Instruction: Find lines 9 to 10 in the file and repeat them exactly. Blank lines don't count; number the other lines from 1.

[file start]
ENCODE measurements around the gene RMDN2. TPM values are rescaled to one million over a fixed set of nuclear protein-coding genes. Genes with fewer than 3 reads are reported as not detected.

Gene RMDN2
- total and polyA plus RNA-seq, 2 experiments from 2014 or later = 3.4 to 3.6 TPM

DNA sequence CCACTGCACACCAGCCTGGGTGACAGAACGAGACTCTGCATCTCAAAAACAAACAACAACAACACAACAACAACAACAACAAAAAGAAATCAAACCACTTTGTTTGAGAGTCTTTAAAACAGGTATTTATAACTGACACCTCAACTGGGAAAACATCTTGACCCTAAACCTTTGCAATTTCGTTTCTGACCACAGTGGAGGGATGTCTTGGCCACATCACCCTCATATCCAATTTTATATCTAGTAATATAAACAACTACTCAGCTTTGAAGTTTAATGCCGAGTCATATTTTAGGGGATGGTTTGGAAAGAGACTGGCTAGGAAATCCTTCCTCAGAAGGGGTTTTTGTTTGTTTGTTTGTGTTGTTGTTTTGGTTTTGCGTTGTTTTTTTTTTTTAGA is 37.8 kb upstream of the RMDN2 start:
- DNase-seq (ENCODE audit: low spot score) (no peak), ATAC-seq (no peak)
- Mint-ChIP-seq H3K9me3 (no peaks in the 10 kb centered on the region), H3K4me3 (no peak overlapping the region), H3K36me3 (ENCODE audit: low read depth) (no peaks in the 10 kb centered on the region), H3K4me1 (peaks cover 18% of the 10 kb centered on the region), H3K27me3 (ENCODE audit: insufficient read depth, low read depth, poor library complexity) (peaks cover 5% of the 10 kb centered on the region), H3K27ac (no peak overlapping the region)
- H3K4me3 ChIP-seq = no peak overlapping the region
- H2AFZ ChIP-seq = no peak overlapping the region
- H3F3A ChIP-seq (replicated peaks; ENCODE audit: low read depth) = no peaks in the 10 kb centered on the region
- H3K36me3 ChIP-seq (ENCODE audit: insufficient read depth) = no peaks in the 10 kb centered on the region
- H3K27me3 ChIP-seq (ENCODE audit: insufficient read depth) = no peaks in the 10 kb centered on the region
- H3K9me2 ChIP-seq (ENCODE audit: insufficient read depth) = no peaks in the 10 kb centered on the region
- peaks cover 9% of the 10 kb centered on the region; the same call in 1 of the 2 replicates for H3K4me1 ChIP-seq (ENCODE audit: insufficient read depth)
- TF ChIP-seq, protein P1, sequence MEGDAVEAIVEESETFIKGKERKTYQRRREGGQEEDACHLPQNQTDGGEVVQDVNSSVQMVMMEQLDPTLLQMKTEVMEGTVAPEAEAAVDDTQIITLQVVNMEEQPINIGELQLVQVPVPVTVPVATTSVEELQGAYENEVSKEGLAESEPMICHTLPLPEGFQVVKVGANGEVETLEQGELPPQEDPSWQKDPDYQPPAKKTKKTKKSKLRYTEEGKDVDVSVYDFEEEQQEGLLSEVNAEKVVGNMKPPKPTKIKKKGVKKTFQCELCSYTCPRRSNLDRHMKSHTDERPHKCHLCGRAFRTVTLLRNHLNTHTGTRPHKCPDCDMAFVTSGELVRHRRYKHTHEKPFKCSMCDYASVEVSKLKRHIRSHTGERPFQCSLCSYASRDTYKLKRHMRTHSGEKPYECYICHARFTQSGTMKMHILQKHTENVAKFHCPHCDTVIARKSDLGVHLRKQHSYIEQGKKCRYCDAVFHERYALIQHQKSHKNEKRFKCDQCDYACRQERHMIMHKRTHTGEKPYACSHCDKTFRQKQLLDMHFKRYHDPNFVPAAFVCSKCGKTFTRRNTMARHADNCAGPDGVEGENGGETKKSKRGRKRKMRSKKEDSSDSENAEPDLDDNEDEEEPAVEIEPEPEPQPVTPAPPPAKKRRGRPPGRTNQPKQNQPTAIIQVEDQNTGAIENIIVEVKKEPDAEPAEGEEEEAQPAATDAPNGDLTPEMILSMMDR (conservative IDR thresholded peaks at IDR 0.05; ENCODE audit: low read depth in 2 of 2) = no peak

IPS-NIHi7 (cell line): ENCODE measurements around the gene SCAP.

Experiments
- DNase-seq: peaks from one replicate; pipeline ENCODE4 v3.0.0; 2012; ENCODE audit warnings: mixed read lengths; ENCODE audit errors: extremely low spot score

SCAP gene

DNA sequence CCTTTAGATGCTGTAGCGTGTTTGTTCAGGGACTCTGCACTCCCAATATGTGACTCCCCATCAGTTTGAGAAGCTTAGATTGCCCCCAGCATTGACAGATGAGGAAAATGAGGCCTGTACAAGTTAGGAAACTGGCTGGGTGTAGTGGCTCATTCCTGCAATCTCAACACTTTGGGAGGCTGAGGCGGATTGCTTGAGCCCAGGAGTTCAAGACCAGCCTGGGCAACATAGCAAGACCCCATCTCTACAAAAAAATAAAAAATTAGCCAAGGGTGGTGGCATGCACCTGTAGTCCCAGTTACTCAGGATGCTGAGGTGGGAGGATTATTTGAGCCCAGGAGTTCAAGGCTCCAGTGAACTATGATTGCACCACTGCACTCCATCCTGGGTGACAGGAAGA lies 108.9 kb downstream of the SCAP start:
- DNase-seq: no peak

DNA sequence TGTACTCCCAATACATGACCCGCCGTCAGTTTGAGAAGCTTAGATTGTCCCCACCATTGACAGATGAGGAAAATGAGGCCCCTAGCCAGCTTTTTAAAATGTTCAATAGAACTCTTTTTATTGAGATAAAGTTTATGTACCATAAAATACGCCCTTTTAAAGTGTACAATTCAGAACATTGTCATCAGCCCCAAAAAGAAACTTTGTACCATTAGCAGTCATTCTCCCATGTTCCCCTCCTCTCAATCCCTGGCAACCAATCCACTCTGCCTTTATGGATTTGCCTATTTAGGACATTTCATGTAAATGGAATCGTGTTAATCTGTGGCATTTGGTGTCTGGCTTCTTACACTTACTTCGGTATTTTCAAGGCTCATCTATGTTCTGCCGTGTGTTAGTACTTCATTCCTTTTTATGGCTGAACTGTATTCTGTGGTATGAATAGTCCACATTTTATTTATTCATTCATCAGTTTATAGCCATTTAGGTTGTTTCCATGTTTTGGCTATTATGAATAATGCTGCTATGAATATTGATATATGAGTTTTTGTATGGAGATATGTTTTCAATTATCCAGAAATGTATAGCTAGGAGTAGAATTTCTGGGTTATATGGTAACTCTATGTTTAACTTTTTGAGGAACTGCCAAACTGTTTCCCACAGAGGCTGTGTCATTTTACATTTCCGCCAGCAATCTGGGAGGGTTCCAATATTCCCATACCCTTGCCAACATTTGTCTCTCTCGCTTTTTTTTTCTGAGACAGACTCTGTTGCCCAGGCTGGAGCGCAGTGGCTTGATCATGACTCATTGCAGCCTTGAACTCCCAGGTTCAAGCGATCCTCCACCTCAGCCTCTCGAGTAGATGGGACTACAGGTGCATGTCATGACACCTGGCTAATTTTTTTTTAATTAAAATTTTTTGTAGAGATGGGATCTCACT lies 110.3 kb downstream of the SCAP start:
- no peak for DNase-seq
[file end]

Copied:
- H3F3A ChIP-seq (replicated peaks; ENCODE audit: low read depth) = no peaks in the 10 kb centered on the region
- H3K36me3 ChIP-seq (ENCODE audit: insufficient read depth) = no peaks in the 10 kb centered on the region